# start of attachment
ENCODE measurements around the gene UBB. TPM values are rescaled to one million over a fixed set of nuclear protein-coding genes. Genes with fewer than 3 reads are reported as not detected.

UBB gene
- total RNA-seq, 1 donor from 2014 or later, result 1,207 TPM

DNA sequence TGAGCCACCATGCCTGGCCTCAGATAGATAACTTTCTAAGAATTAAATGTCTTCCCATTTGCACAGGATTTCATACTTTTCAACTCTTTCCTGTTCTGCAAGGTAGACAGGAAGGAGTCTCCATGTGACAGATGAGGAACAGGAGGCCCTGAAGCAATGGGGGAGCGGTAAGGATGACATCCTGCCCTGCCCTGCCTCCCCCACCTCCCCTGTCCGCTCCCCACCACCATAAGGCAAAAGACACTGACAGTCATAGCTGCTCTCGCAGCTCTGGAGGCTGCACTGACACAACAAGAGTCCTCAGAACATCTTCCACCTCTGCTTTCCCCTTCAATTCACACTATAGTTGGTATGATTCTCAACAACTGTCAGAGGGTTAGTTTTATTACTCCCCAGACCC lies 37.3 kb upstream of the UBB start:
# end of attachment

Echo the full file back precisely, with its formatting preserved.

ENCODE measurements around the gene UBB. TPM values are rescaled to one million over a fixed set of nuclear protein-coding genes. Genes with fewer than 3 reads are reported as not detected.

UBB gene
- total RNA-seq, 1 donor from 2014 or later, result 1,207 TPM

DNA sequence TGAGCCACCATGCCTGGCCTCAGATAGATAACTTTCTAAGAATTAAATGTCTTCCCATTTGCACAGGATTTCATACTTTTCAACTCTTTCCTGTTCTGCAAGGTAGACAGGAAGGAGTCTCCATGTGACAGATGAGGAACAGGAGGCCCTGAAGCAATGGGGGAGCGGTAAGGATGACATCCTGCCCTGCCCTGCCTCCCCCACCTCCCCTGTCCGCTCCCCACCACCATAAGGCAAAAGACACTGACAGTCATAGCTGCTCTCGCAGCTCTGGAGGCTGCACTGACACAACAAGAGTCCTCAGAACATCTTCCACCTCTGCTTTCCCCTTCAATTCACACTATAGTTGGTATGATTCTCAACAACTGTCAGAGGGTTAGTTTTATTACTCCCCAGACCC lies 37.3 kb upstream of the UBB start: